The two main health-care issues facing the new administration are familiar to most people: prescription drug coverage for Medicare and HMO regulation in the form of a patients’ bill of rights.

The short-term proposal that Bush has for prescription drug coverage — providing federal subsidies to states to make drugs available to low-income seniors – will be up for consideration immediately and I think it has a good chance of passing because it’s a relatively small measure. But the other part of what Bush wants – making prescription drug coverage part of overall Medicare reform – will be a much bigger challenge. We’ll probably see another commission appointed to tackle that issue, or at least to provide cover while politicians delay action. The small proposal is a step in the right direction. I’m hopeful, but not politically optimistic, that you could reconfigure Medicare as a whole and in so doing find a way to provide drug coverage. Most of the elderly have drug coverage now through employers or “medigap” coverage, but it’s generally very inefficient insurance. If you took that money and put it in the same pot as Medicare, you might be able to pay for coverage.

A patients’ bill of rights is more of a hot potato. My own view is that Congress wants to pass something to be able to say they took action, but not have it be terribly revolutionary. The parts of a bill of rights that command unanimous approval include, for example, not allowing an HMO to deny payment for a visit to the emergency room if it turns out not to be a real emergency but the patient thought it was. The most controversial part is a provision that would expand people’s rights to sue HMOs. Businesses providing HMO coverage to their employees are terrified because they see a doomsday scenario in which they get sued, along with a physician and a hospital, if something bad happens to a patient. In general, I favor dealing with patients’ rights through disclosure rather than by regulation. If an HMO tells me I can’t sue them, I can make a decision about whether I want to belong to that HMO.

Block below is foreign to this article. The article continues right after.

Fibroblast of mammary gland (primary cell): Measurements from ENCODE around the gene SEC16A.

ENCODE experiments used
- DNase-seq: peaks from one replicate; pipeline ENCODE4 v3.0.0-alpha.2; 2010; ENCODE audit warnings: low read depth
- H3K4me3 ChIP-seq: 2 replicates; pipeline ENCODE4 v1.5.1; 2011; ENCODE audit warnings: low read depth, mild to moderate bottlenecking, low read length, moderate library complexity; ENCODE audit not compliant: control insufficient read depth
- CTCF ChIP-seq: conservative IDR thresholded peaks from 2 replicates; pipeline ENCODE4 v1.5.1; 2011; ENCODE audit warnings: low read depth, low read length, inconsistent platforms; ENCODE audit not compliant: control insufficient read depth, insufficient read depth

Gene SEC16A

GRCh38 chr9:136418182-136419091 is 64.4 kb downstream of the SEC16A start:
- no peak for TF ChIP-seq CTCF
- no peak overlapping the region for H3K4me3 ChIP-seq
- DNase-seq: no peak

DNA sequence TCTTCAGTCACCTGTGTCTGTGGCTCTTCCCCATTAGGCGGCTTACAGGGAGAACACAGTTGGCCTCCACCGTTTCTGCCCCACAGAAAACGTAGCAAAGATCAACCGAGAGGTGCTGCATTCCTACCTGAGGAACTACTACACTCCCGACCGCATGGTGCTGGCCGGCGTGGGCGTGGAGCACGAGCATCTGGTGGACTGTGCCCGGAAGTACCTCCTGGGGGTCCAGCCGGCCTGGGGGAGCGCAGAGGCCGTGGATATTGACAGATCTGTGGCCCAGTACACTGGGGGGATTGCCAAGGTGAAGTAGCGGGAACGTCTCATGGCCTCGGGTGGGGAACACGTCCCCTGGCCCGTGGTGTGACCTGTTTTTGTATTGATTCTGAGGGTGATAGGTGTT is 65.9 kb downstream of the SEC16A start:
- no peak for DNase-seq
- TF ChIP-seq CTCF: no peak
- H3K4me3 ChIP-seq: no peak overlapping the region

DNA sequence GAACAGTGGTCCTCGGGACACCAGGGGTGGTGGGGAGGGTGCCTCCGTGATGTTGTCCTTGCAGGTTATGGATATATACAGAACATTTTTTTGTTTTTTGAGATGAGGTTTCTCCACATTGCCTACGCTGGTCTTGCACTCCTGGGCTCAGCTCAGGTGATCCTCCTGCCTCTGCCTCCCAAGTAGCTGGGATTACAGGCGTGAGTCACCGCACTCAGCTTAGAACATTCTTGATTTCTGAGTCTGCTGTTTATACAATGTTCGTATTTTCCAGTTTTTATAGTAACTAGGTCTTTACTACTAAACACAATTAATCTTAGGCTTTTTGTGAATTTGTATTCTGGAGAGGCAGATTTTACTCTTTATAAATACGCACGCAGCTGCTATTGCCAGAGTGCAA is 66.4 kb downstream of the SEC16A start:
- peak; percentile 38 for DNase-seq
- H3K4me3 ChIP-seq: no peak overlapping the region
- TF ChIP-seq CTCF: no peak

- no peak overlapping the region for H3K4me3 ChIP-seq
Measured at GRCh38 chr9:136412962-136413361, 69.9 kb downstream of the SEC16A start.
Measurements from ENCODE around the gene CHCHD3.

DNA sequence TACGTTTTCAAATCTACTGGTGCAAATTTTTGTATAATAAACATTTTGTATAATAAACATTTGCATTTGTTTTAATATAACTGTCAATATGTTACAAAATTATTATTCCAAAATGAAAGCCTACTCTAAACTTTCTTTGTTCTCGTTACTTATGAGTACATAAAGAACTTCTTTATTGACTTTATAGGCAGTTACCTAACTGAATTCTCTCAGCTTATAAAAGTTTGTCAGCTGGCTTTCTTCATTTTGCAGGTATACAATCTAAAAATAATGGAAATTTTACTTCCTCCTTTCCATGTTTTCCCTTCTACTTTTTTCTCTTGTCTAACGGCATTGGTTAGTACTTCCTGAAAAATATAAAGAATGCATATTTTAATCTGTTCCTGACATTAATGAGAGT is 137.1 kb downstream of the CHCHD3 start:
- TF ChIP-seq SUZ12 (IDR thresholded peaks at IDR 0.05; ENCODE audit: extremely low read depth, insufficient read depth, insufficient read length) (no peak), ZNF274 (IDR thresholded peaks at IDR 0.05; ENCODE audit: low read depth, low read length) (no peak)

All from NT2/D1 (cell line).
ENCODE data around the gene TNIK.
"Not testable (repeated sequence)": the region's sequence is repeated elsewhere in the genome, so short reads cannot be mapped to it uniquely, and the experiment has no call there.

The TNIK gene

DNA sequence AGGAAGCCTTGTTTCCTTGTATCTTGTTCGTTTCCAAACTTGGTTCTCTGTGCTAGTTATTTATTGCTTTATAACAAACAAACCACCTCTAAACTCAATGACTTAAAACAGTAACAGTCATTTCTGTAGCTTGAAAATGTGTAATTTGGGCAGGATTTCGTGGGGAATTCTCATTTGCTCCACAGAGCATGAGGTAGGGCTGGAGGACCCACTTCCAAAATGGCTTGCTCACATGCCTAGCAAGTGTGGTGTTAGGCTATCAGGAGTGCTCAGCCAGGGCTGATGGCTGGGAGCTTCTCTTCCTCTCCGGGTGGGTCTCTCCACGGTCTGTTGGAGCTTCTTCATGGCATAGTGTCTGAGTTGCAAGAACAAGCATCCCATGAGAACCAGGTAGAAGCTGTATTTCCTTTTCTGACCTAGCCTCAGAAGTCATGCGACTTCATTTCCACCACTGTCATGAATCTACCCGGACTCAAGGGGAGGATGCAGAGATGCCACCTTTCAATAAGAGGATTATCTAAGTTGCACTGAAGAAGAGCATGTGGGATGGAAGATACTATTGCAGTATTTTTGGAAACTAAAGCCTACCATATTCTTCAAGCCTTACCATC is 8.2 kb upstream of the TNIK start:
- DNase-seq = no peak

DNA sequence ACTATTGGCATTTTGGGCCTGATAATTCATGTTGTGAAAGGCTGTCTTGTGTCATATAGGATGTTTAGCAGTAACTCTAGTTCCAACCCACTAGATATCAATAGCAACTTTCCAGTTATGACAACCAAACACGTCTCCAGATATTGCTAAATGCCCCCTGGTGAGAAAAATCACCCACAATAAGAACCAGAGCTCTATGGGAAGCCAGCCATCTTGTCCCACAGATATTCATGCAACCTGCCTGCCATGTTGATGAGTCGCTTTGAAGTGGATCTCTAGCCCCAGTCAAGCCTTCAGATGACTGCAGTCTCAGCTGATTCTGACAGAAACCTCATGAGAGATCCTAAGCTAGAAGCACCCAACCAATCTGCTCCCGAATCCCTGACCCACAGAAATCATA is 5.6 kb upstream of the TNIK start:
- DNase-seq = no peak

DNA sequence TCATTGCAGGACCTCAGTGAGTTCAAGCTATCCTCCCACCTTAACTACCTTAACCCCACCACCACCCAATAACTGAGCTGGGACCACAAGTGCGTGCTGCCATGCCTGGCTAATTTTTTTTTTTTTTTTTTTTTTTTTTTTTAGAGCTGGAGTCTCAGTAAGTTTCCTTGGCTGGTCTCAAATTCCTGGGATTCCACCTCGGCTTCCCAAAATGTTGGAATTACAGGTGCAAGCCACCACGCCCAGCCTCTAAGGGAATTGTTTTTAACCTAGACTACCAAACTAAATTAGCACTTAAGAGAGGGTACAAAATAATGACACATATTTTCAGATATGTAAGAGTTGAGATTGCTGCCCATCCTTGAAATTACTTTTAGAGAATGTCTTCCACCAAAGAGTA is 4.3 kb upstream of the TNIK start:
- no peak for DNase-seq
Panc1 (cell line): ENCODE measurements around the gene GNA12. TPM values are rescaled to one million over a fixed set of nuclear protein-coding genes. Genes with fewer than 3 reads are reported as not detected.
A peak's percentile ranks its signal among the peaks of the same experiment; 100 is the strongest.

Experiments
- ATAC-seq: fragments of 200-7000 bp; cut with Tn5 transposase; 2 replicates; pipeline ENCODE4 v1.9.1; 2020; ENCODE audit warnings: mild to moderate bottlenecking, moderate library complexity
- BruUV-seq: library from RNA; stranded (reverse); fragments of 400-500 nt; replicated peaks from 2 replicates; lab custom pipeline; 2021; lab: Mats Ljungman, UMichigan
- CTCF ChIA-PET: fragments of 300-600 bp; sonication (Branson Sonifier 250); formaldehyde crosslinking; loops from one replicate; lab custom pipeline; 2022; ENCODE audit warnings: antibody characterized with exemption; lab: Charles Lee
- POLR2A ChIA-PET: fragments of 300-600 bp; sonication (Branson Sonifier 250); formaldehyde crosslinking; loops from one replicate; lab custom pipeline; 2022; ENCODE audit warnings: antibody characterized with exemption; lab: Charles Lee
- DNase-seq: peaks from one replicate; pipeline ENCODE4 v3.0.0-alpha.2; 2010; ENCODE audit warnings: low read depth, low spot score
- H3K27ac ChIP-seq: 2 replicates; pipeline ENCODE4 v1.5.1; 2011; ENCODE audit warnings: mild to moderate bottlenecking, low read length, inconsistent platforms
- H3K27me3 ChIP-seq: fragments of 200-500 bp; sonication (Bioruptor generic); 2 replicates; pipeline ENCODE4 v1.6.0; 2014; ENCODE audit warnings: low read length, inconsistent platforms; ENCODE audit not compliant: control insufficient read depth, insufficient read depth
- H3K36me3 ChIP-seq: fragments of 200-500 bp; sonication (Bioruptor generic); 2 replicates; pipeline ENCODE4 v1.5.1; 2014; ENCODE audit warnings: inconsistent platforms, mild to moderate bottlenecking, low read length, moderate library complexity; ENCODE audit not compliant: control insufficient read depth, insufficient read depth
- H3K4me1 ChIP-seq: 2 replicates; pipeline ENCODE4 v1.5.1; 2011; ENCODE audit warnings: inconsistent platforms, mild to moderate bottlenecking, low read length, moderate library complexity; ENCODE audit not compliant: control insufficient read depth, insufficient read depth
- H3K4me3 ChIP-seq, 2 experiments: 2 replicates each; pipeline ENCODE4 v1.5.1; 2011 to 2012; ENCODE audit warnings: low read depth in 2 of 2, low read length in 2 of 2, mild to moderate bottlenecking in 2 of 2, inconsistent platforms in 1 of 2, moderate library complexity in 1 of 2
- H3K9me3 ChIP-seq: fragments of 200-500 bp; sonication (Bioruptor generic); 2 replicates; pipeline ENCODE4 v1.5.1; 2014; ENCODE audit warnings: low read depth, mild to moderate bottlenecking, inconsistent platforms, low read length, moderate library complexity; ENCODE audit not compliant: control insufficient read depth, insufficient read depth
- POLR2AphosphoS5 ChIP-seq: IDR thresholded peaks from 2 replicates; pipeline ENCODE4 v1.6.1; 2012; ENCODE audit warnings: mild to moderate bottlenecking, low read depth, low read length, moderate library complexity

Another thing I’d like to see the Bush administration consider is coverage for the uninsured. A coalition of conservative Republicans and liberal Democrats wants to use tax credits to help the uninsured. That isn’t part of the governor’s stump speech and, of course, it’s what Bill Bradley advocated, only to have Al Gore make mincemeat of him for advocating it. But I think it’s an important thing to do. What Gore advocated was putting more people on Medicaid. But a tax credit would use the private market. It would offer people choices instead of using a government entity that gives them no choice.

I think if we are going to do anything that costs money, the window’s going to close pretty soon. The economy may be turning down, and medical costs are leaping up, which means the prospect of enough government money to pay for any of these things may start evaporating.

Employment and Education

Peter Cappelli, professor of management and director of the Center for Human Resources:

From the perspective of employers, I see a couple of issues. One is the contention of employers that they can’t find enough employees with the right skills to fill information technology jobs. Employers in the semiconductor industry and elsewhere wanted immigration expanded significantly, but in a compromise this year the number of visas were expanded only a little bit. So employers may come back for more during a Bush administration. And we may see other employers, like health care companies concerned about what they see as a nursing shortage, ask for similar immigration relief. Now, of course, the economy is slowing, so this may not be as hot an issue as it once was. Also, I wrote a paper not long ago showing that employer concerns about a lack of information technology workers are largely unfounded.

The new administration may also see employers seeking relief from the Americans with Disabilities Act. ADA is designed to protect workers with disabilities from employer actions that would keep them from being employable. The law requires that employers make reasonable accommodations for the disabled. But the issue, from the employers’ perspective, is that what counts as a disability has grown and grown to include mental health related issues. Employers feel the accommodations they are required to make are increasingly burdensome as the list of disabilities increases. Smaller employers especially feel they don’t have quite as much flexibility in dealing with what the government requires.